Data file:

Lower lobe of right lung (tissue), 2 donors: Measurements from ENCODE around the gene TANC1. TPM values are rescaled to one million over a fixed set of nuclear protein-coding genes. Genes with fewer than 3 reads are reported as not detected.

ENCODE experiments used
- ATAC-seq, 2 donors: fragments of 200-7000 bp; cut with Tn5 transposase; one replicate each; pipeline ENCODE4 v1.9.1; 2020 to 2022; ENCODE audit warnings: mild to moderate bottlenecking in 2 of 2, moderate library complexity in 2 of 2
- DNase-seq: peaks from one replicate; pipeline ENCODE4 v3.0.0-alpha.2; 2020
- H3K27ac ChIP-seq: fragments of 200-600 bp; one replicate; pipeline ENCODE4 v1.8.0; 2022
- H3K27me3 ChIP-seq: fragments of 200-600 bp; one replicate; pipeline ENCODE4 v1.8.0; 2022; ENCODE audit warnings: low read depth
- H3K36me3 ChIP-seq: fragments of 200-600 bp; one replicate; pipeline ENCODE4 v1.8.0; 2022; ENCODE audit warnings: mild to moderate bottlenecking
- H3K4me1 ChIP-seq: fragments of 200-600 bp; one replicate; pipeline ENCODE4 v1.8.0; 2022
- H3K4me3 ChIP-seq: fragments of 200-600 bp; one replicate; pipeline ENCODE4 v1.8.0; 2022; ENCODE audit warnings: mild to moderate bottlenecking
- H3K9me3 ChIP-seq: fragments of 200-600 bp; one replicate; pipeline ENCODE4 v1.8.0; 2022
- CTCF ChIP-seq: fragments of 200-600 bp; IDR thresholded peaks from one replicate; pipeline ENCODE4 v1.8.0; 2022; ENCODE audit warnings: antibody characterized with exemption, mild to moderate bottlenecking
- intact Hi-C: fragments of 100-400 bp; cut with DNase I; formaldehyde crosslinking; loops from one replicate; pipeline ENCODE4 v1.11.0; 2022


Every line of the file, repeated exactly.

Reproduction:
Lower lobe of right lung (tissue), 2 donors: Measurements from ENCODE around the gene TANC1. TPM values are rescaled to one million over a fixed set of nuclear protein-coding genes. Genes with fewer than 3 reads are reported as not detected.

ENCODE experiments used
- ATAC-seq, 2 donors: fragments of 200-7000 bp; cut with Tn5 transposase; one replicate each; pipeline ENCODE4 v1.9.1; 2020 to 2022; ENCODE audit warnings: mild to moderate bottlenecking in 2 of 2, moderate library complexity in 2 of 2
- DNase-seq: peaks from one replicate; pipeline ENCODE4 v3.0.0-alpha.2; 2020
- H3K27ac ChIP-seq: fragments of 200-600 bp; one replicate; pipeline ENCODE4 v1.8.0; 2022
- H3K27me3 ChIP-seq: fragments of 200-600 bp; one replicate; pipeline ENCODE4 v1.8.0; 2022; ENCODE audit warnings: low read depth
- H3K36me3 ChIP-seq: fragments of 200-600 bp; one replicate; pipeline ENCODE4 v1.8.0; 2022; ENCODE audit warnings: mild to moderate bottlenecking
- H3K4me1 ChIP-seq: fragments of 200-600 bp; one replicate; pipeline ENCODE4 v1.8.0; 2022
- H3K4me3 ChIP-seq: fragments of 200-600 bp; one replicate; pipeline ENCODE4 v1.8.0; 2022; ENCODE audit warnings: mild to moderate bottlenecking
- H3K9me3 ChIP-seq: fragments of 200-600 bp; one replicate; pipeline ENCODE4 v1.8.0; 2022
- CTCF ChIP-seq: fragments of 200-600 bp; IDR thresholded peaks from one replicate; pipeline ENCODE4 v1.8.0; 2022; ENCODE audit warnings: antibody characterized with exemption, mild to moderate bottlenecking
- intact Hi-C: fragments of 100-400 bp; cut with DNase I; formaldehyde crosslinking; loops from one replicate; pipeline ENCODE4 v1.11.0; 2022